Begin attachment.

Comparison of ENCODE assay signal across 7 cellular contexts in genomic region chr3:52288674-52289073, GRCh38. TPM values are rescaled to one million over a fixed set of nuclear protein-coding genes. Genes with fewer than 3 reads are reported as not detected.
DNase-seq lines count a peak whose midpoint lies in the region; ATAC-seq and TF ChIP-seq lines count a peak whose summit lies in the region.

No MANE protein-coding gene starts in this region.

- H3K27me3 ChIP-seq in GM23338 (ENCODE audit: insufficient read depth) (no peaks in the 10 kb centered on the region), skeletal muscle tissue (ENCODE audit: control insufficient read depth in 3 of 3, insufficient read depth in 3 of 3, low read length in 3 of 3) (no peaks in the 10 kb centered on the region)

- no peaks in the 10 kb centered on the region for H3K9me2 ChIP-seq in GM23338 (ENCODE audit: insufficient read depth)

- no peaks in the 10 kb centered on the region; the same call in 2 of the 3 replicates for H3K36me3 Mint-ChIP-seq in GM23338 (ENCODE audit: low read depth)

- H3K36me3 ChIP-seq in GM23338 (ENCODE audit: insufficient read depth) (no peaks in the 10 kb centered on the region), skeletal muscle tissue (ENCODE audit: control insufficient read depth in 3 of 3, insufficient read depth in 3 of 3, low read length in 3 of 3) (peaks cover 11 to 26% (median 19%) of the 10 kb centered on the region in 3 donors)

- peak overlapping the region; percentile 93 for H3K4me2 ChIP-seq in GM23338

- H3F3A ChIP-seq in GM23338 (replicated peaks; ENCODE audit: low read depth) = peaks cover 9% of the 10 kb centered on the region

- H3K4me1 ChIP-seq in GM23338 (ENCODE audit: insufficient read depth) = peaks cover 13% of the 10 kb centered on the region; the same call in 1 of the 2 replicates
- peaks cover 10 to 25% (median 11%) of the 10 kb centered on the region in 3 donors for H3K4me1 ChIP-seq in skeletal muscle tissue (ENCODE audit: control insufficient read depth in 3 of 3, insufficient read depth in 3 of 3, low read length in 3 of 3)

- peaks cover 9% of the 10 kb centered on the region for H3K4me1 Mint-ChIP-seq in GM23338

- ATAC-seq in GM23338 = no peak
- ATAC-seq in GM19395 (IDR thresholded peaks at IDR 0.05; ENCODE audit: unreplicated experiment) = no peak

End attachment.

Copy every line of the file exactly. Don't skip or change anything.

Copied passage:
Comparison of ENCODE assay signal across 7 cellular contexts in genomic region chr3:52288674-52289073, GRCh38. TPM values are rescaled to one million over a fixed set of nuclear protein-coding genes. Genes with fewer than 3 reads are reported as not detected.
DNase-seq lines count a peak whose midpoint lies in the region; ATAC-seq and TF ChIP-seq lines count a peak whose summit lies in the region.

No MANE protein-coding gene starts in this region.

- H3K27me3 ChIP-seq in GM23338 (ENCODE audit: insufficient read depth) (no peaks in the 10 kb centered on the region), skeletal muscle tissue (ENCODE audit: control insufficient read depth in 3 of 3, insufficient read depth in 3 of 3, low read length in 3 of 3) (no peaks in the 10 kb centered on the region)

- no peaks in the 10 kb centered on the region for H3K9me2 ChIP-seq in GM23338 (ENCODE audit: insufficient read depth)

- no peaks in the 10 kb centered on the region; the same call in 2 of the 3 replicates for H3K36me3 Mint-ChIP-seq in GM23338 (ENCODE audit: low read depth)

- H3K36me3 ChIP-seq in GM23338 (ENCODE audit: insufficient read depth) (no peaks in the 10 kb centered on the region), skeletal muscle tissue (ENCODE audit: control insufficient read depth in 3 of 3, insufficient read depth in 3 of 3, low read length in 3 of 3) (peaks cover 11 to 26% (median 19%) of the 10 kb centered on the region in 3 donors)

- peak overlapping the region; percentile 93 for H3K4me2 ChIP-seq in GM23338

- H3F3A ChIP-seq in GM23338 (replicated peaks; ENCODE audit: low read depth) = peaks cover 9% of the 10 kb centered on the region

- H3K4me1 ChIP-seq in GM23338 (ENCODE audit: insufficient read depth) = peaks cover 13% of the 10 kb centered on the region; the same call in 1 of the 2 replicates
- peaks cover 10 to 25% (median 11%) of the 10 kb centered on the region in 3 donors for H3K4me1 ChIP-seq in skeletal muscle tissue (ENCODE audit: control insufficient read depth in 3 of 3, insufficient read depth in 3 of 3, low read length in 3 of 3)

- peaks cover 9% of the 10 kb centered on the region for H3K4me1 Mint-ChIP-seq in GM23338

- ATAC-seq in GM23338 = no peak
- ATAC-seq in GM19395 (IDR thresholded peaks at IDR 0.05; ENCODE audit: unreplicated experiment) = no peak